It sounds silly, but the case is one of the easiest portions of a new PC build to overlook. Not only do you want one that is going to be compliant with your parts, but you want one that's easy to work in and attractive looking. We sometimes forget what a difference having a nice looking case can make. After all, you're going to spend a lot of hours looking at it and when something goes wrong you want to be able to easily and quickly access the internals. It's no secret that micro-ATX is top dog when it comes to case form factors either, and it's a specification that covers a wide array of case sizes and types. So take a look below for some help selecting your next micro-ATX case.
The MasterBox Q300L is often seen on best-selling mATX lists, and for good reason. Its sturdy, attractive, provides great airflow, and is relatively cheap. The magnetic dust filters along the top and front mean that wherever you decide to mount a radiator you'll be getting good airflow along with dust filtration. The side-mounted IO panel also has a neat trick: you can mount it on any edge of the acrylic side panel.
The steel construction means that you don't have to worry about bending things out of whack while working, and behind the motherboard is a space for cable management to keep things clean and out of the way. Usually clocking in around the $50 mark, this case provides a lot of function for very little money.
The Corsair Crystal Series 280X RGB sports a pretty radical design while still maintaining the standard rectangular design that you'd expect from a computer case. The front comes equipped with dual Corsair LL120 RGB fans, which connect internally to a Node PRO for use with other Corsair lighting solutions via their iCUE software. Over the front of the fans is a magnetic dust filter and the side, front, and half of the top are covered in tempered glass. The glass panels on the front and top are raised to provide airflow to the front fans and a top-mounted radiator, respectively.
The extra wide nature of the case provides plenty of cable management behind the motherboard, and even includes drive bays in the same area for a super clean setup even with a bunch of drives. The floor, roof, and PSU areas are also fitted with dust filters to keep things clean. If you're looking for an interesting design or just really want a super clean setup then the Corsair Crystal Series 280X RGB will fit the bill nicely.
The Fractal Design Node 804 is a cube style case for those of you looking for something a bit more compact in a sea of mid-tower designs. It also adopts the dual-chamber design like the Corsair case we previously mentioned, which means your setup will remain clean and cool while your drive bays and PSU stay out of the way. Included are three 120mm fans, and the case supports up to a whopping four radiators for the cooling-conscious.
Unlike many cube designs this one still includes the classic side panel window to show off your setups, and removable dust filters will keep things clean and working as intended. Which should pair nicely with the very clean brushed aluminum front panel.
The second case on our list from the Cooler Master MasterBox line, the E300L is yet another example in the debate that has raged in the PC building community for years now: to RGB or not to RGB. Some say that having neon rainbow lights in your case is a distraction. If you're one of those people then the E300L will fit the bill nicely, with its minimal-yet-fashionable brushed panel and subtle trim accents that come in three colors (blue pictured).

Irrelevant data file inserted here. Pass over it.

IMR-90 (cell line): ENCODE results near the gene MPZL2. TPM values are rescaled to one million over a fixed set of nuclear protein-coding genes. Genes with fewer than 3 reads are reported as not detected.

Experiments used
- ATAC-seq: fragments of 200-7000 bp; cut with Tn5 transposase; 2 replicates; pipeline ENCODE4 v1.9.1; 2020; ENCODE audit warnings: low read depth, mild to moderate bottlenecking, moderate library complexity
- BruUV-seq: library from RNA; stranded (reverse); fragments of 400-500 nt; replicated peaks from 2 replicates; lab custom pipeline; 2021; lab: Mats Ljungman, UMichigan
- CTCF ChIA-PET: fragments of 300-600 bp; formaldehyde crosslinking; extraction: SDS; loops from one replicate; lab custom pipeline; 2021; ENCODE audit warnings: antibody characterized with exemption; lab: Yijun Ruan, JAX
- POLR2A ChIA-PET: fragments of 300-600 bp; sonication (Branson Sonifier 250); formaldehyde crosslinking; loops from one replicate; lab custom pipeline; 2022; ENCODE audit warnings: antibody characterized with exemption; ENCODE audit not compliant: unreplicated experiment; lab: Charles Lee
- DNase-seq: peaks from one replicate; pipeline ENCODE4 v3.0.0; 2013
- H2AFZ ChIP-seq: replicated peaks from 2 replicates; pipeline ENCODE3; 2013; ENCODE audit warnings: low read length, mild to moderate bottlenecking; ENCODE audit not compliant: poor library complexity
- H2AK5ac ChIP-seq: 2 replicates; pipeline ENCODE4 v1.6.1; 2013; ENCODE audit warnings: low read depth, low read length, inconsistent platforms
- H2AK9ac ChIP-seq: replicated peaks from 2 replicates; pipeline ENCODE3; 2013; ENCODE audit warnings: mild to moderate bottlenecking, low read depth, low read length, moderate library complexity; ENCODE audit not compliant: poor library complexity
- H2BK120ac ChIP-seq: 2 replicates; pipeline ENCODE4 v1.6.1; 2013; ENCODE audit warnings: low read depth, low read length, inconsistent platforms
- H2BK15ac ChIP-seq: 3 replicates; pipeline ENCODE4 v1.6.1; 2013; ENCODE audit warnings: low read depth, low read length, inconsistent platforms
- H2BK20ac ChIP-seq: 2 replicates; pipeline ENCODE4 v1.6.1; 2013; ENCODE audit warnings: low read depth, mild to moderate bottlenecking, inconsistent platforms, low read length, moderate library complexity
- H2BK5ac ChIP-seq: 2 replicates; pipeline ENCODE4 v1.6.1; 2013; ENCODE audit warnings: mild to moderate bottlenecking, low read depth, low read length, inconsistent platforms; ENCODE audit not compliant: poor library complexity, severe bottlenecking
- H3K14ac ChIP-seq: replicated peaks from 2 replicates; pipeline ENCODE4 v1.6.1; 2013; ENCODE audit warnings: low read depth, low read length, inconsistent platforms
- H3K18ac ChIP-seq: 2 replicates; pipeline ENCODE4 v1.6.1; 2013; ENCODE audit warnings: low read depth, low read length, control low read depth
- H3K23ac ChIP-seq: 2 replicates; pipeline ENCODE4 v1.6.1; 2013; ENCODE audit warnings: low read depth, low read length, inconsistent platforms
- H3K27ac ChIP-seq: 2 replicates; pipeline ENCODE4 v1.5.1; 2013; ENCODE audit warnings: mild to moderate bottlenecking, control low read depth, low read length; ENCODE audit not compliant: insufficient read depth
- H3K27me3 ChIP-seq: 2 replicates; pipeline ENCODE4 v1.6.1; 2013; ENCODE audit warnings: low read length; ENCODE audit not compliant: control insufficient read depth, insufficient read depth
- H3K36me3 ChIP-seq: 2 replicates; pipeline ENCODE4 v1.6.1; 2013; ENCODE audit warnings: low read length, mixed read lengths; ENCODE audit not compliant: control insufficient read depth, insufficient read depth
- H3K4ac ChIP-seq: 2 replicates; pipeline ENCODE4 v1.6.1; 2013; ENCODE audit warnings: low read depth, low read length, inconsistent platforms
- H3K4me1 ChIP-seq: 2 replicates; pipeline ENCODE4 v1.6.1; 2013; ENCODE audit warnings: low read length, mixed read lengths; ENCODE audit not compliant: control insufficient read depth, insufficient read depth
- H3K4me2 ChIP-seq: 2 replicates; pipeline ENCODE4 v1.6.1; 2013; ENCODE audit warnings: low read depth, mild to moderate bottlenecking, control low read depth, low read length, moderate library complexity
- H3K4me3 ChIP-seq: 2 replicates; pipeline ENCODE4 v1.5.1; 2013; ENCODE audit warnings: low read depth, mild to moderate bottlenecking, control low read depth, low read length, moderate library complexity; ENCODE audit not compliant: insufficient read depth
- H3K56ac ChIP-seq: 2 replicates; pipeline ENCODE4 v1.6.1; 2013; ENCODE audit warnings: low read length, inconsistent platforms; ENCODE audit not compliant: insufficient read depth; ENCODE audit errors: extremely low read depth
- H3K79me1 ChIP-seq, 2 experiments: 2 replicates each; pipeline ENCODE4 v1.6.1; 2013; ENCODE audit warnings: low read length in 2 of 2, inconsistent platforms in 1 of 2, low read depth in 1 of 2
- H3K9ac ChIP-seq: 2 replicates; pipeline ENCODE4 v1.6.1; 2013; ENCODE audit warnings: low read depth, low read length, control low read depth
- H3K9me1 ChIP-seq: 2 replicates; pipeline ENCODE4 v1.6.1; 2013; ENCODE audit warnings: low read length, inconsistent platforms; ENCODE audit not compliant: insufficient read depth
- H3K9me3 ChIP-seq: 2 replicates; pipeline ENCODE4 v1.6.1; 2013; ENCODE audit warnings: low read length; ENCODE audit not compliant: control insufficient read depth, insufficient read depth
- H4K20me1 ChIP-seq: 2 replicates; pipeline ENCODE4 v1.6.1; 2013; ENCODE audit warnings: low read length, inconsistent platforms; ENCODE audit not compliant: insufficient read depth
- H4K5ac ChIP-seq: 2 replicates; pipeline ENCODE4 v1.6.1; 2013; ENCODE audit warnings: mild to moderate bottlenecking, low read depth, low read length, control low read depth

Internally the E300L is much more classically designed that most of the other cases we've covered so far. With no top mount for a radiator and traditional PSU and drive bay placement. But for some of us, that's enough. If you're just after a basic case that will do the job and get hidden under your desk, then the E300L provides just enough features to get that job done.
To enthusiasts, Lian Li will be a familiar name. For a while now they've been making great case designs with interesting designs. Their O11-Dynamic-Mini, shortened to O11D Mini by Lian Li, is yet another dual chamber micro-ATX design, this time with a mesh top to provide maximum airflow.
Keeping with their enthusiast-focused mindset the O11D Mini provides a modular pump stand for those running custom loop builds, three different back panel choices depending on how you want to configure things, and tempered glass front and side panels. The pump stand in particular offers three different mounting options, and Lian Li also offers vertical GPU kits for those who want to opt for that configuration.
Finally we have one more cube design with the Thermaltake Core V21, which offers a compact design complete with a clear side panel placement and a massive 200mm fan up front to keep things running cool
It also supports both horizontal or vertical motherboard placement and top mounted radiators. And, in an odd but definitely interesting design choice, the Core V21 is stackable. Which means you can actually string your components across multiple cases and stack them to create one large case. It's definitely not the most common use case, but if that's the kind of feature you're after then the Core V21 should definitely be on your radar. Like several other designs we've listed here it also uses a chambered concept, which keeps your PSU and drives separate from your core components.
The number of micro-ATX cases on the market is just too numerous to count. Just about every conceivable design is out there somewhere if you're willing to search hard enough. It's definitely the most varied and well-served section of the computer case market. Keep in mind that airflow, ease of use, and supported configurations should be your first few considerations when choosing a case.
For more recommendations, check out 2021’s 10 Best Gaming Chairs with LEDs | Best RGB Gaming Chairs and The 7 Best Gaming Ethernet Cables in 2021 at Pro Game Guides.